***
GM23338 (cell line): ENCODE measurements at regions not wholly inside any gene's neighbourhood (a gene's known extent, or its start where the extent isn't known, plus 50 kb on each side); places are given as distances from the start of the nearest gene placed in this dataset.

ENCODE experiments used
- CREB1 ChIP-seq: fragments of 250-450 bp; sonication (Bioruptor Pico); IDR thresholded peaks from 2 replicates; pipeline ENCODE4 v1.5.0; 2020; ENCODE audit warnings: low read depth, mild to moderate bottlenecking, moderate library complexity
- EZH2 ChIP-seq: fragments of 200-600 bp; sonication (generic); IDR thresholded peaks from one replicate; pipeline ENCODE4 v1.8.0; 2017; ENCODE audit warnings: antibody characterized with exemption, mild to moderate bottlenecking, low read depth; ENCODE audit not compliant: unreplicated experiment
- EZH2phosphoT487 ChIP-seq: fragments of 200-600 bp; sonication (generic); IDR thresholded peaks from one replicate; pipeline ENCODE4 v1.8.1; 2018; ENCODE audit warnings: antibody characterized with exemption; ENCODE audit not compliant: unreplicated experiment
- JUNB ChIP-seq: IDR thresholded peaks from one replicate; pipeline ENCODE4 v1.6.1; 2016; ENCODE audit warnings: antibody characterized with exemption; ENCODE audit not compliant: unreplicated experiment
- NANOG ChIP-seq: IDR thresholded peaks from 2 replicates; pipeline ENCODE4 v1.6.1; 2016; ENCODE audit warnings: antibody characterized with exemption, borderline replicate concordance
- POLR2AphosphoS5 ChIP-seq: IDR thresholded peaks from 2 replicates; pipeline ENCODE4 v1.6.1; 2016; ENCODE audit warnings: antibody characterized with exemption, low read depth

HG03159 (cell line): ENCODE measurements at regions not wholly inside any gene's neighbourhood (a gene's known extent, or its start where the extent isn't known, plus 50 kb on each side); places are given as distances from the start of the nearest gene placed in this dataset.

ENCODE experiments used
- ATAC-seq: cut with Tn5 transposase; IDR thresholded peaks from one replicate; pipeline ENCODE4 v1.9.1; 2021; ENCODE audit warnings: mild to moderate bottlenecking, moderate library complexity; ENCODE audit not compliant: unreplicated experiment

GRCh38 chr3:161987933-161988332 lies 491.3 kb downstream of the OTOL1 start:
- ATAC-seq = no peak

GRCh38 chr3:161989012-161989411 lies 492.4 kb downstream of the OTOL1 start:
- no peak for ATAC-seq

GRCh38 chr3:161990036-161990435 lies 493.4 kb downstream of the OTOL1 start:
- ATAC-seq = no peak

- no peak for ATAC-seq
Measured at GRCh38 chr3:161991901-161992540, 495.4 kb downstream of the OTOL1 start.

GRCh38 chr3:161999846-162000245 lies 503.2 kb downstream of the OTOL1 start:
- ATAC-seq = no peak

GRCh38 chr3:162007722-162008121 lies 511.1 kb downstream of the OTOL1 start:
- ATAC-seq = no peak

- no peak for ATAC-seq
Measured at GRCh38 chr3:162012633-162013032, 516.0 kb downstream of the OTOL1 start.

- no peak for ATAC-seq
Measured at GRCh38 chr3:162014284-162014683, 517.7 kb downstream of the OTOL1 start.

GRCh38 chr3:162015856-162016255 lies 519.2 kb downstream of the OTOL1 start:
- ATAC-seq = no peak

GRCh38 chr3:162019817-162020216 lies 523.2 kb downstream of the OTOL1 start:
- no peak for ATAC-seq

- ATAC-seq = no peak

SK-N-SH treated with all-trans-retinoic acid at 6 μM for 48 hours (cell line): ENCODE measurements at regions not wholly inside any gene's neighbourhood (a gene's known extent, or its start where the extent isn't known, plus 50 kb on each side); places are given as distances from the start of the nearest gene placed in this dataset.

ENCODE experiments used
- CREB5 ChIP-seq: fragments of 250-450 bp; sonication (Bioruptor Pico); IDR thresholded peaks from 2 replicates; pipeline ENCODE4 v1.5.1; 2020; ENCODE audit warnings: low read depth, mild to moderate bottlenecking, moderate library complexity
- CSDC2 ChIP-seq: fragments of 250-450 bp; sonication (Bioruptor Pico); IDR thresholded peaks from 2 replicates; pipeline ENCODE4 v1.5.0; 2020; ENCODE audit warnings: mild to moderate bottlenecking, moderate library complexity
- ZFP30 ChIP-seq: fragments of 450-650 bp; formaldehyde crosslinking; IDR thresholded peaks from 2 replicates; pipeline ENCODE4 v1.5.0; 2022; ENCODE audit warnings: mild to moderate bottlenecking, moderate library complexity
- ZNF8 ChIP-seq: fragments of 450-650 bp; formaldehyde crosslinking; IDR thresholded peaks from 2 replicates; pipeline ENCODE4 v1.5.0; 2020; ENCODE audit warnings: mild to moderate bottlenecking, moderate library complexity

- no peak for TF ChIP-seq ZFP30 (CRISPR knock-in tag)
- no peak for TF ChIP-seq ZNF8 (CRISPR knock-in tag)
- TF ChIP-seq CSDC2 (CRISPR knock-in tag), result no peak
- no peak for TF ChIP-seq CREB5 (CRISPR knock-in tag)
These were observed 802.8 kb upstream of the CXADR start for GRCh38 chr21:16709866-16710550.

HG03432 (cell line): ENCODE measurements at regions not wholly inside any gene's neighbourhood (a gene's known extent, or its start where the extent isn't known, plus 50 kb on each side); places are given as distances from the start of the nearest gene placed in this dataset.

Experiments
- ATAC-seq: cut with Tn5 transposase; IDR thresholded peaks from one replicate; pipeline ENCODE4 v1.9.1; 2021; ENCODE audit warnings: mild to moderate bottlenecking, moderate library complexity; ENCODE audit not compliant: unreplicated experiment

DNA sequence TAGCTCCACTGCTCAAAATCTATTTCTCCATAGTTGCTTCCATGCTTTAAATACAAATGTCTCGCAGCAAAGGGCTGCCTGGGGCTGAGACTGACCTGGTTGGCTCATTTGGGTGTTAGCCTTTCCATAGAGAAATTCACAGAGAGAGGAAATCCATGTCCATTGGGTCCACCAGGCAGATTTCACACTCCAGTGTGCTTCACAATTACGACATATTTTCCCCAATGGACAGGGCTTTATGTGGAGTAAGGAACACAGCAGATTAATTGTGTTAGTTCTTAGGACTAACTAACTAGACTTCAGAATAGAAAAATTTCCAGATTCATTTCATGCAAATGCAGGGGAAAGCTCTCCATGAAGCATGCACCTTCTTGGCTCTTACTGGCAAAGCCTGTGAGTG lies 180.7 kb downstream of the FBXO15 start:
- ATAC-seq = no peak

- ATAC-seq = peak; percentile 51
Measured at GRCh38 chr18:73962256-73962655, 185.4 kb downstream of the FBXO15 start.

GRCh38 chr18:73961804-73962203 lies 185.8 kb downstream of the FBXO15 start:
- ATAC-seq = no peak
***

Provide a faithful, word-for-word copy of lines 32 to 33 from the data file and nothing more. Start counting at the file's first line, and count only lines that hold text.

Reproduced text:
- ATAC-seq = no peak

SK-N-SH treated with all-trans-retinoic acid at 6 μM for 48 hours (cell line): ENCODE measurements at regions not wholly inside any gene's neighbourhood (a gene's known extent, or its start where the extent isn't known, plus 50 kb on each side); places are given as distances from the start of the nearest gene placed in this dataset.